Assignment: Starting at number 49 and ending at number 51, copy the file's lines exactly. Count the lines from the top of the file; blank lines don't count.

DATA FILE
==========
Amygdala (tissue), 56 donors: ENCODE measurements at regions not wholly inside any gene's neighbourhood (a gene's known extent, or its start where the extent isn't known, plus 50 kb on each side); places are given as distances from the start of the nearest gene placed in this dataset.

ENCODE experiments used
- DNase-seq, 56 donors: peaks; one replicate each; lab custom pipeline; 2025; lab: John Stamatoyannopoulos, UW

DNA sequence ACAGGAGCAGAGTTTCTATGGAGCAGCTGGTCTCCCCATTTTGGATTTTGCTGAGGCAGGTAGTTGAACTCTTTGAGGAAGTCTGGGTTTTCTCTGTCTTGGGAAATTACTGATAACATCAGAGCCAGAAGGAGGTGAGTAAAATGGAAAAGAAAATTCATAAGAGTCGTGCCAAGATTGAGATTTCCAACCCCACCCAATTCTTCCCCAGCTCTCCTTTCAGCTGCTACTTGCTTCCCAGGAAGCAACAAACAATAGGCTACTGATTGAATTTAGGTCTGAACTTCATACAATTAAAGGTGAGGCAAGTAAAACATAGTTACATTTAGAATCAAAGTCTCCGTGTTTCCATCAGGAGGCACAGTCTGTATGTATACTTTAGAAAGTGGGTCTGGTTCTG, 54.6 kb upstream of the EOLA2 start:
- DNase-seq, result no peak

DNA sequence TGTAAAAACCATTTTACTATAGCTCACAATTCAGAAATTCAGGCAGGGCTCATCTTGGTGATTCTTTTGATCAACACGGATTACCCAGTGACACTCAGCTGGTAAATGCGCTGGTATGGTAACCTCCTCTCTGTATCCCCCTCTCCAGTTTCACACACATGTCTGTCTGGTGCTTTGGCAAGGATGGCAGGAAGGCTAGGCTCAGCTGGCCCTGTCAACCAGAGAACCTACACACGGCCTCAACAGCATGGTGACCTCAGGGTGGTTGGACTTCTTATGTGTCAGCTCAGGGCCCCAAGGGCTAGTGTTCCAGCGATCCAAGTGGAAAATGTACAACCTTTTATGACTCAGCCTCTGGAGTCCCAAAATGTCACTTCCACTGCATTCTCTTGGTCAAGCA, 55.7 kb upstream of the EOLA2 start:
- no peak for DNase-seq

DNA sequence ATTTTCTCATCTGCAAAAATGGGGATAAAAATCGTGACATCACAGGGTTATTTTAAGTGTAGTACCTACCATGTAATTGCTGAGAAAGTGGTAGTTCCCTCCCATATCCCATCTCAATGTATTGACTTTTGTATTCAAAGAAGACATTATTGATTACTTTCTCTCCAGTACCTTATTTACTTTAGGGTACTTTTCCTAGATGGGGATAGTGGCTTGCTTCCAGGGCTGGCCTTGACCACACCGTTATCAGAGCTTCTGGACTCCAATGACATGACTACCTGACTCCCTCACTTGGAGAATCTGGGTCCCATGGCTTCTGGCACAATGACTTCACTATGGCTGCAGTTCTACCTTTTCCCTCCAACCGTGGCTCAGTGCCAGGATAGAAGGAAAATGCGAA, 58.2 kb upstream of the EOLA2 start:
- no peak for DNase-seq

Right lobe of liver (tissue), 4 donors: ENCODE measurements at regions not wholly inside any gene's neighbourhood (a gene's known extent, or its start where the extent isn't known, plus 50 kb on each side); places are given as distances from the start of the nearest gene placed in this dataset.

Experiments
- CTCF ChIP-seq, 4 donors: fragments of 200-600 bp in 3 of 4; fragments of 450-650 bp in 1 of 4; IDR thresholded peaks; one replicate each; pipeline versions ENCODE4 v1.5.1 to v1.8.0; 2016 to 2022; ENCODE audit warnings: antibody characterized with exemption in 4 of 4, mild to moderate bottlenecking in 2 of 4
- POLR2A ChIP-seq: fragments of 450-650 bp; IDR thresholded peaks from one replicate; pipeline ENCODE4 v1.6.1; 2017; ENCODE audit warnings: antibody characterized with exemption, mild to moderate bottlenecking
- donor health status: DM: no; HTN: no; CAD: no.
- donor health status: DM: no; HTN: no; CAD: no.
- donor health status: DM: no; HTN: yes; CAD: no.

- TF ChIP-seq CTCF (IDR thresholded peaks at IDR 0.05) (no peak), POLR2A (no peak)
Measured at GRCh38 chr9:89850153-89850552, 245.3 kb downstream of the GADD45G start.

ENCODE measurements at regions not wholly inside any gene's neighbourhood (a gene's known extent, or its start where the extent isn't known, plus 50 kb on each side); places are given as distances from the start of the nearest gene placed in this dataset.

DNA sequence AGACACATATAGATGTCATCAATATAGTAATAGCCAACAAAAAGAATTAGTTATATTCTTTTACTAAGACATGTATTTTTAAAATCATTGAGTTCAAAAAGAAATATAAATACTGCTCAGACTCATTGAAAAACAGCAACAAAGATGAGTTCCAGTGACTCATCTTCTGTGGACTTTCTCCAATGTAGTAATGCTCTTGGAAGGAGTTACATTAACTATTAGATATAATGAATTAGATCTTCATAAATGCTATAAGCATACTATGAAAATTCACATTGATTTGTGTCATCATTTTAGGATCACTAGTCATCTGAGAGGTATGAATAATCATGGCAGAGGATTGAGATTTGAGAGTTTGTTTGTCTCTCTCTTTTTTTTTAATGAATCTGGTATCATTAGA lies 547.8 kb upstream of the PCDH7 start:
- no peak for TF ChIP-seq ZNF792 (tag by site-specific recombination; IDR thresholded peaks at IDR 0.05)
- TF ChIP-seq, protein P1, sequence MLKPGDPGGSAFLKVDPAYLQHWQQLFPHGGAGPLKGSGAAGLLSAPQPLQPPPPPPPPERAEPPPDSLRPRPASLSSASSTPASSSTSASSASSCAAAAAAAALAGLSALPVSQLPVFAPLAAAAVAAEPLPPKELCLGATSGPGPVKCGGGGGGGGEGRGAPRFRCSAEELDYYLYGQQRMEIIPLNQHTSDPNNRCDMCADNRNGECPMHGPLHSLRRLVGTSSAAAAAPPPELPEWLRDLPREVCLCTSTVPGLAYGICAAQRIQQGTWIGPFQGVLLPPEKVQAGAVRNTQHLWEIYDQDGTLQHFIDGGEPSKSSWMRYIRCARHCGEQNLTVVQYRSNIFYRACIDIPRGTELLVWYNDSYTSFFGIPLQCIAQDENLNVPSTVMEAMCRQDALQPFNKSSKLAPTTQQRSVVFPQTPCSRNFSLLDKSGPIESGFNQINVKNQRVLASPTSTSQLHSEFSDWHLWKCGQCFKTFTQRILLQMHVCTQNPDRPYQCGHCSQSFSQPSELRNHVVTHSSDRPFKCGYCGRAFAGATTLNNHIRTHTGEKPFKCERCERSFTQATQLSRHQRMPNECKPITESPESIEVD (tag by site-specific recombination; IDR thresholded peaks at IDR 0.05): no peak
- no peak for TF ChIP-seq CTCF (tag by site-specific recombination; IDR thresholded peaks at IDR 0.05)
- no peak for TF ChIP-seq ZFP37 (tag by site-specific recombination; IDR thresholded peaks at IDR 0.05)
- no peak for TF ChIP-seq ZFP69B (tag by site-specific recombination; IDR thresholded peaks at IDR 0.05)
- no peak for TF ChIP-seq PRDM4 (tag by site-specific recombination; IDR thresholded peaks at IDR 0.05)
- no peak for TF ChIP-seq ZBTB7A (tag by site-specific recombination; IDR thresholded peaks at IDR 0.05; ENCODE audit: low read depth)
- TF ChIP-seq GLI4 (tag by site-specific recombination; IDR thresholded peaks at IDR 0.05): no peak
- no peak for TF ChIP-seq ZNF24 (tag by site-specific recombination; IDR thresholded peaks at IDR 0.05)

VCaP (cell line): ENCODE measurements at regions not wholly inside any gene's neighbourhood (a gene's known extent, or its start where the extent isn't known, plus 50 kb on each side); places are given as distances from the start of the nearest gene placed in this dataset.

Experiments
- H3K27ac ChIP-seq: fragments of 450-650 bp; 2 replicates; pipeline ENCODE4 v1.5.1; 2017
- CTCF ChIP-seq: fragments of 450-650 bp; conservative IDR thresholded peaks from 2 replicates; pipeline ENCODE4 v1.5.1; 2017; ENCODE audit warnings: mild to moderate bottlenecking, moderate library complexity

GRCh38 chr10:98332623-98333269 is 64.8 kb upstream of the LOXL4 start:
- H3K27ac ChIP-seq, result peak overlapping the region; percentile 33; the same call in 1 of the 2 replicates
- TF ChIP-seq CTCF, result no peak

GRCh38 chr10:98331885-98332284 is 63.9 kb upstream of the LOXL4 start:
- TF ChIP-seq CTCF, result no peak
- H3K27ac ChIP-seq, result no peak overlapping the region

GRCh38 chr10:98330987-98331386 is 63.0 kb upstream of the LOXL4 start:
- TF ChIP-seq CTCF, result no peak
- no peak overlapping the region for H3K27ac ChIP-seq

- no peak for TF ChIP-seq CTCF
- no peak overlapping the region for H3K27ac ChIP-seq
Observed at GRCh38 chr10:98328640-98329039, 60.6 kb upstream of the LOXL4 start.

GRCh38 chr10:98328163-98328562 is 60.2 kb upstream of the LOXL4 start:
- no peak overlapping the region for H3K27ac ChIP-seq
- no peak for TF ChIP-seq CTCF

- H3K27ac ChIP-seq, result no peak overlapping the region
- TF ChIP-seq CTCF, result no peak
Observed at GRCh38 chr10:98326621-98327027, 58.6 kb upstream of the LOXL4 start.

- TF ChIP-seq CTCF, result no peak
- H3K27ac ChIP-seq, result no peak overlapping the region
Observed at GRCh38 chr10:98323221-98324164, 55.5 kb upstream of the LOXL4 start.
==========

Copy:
- H3K27ac ChIP-seq, result no peak overlapping the region
- TF ChIP-seq CTCF, result no peak
Observed at GRCh38 chr10:98326621-98327027, 58.6 kb upstream of the LOXL4 start.